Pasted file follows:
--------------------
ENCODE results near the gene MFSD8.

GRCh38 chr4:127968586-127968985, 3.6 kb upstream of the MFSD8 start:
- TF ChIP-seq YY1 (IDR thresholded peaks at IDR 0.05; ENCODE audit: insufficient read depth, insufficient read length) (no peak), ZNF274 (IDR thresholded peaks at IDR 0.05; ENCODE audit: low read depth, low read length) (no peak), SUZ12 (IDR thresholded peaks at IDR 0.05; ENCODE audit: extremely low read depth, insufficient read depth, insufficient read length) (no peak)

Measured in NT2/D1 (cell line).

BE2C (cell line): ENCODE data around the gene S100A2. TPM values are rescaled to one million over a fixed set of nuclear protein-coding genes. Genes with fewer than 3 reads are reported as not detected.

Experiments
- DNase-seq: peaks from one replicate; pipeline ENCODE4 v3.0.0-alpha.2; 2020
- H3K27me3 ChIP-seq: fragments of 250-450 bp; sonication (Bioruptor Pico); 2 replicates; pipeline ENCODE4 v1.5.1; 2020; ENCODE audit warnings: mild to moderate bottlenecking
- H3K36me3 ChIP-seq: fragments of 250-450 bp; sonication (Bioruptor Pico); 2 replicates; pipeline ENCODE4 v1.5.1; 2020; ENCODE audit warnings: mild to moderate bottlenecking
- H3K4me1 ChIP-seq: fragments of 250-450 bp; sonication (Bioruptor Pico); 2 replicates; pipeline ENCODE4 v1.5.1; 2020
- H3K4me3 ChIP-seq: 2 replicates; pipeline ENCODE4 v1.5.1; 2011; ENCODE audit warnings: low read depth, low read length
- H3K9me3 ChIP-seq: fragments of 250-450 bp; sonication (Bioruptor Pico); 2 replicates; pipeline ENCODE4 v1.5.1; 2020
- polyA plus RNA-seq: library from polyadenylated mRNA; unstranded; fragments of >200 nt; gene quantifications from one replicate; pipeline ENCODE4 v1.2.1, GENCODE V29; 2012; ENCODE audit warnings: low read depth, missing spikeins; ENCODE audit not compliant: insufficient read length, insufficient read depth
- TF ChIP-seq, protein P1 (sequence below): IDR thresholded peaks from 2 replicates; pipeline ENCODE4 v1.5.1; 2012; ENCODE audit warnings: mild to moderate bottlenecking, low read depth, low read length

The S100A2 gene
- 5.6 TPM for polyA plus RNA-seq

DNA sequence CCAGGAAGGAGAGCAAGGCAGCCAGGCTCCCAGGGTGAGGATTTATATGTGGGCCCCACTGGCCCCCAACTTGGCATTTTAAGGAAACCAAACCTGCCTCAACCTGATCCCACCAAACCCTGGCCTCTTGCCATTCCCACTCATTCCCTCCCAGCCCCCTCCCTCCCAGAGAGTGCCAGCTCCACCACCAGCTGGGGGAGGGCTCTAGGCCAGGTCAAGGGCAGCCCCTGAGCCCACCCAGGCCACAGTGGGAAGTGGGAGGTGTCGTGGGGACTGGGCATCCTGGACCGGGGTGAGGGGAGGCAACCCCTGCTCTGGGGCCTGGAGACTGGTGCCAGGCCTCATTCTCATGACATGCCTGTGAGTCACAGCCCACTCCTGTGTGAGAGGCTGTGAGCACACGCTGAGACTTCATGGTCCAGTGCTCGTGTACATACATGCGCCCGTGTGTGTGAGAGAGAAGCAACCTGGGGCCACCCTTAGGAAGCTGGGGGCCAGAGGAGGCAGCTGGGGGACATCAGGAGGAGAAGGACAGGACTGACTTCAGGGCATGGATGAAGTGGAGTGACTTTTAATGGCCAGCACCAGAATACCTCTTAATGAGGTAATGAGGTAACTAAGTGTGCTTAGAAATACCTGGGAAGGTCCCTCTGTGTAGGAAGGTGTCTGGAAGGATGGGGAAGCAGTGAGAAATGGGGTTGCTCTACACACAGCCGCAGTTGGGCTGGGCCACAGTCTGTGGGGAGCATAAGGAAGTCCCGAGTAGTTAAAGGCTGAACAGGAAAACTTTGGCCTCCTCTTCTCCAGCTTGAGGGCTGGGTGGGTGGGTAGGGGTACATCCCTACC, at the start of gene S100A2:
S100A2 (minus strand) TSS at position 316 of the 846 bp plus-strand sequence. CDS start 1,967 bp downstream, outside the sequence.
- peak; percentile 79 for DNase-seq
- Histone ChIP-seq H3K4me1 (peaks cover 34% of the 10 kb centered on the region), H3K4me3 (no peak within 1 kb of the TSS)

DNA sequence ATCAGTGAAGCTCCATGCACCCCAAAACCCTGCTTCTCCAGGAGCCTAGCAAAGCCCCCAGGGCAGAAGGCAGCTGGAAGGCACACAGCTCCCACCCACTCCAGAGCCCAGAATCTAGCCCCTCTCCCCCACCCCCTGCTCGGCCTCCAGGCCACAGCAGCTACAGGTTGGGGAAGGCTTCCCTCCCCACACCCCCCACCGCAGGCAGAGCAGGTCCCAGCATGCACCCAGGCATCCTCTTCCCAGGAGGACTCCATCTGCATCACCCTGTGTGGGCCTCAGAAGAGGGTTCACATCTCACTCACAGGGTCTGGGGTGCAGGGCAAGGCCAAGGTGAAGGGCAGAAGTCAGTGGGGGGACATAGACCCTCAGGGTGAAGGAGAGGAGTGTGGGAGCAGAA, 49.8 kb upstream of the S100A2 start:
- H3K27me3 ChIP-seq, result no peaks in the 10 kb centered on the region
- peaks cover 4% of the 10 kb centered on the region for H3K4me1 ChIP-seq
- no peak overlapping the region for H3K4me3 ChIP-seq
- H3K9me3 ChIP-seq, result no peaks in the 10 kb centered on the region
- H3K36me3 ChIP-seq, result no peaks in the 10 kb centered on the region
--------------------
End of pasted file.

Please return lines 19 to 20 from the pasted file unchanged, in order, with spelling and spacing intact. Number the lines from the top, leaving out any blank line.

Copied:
- peak; percentile 79 for DNase-seq
- Histone ChIP-seq H3K4me1 (peaks cover 34% of the 10 kb centered on the region), H3K4me3 (no peak within 1 kb of the TSS)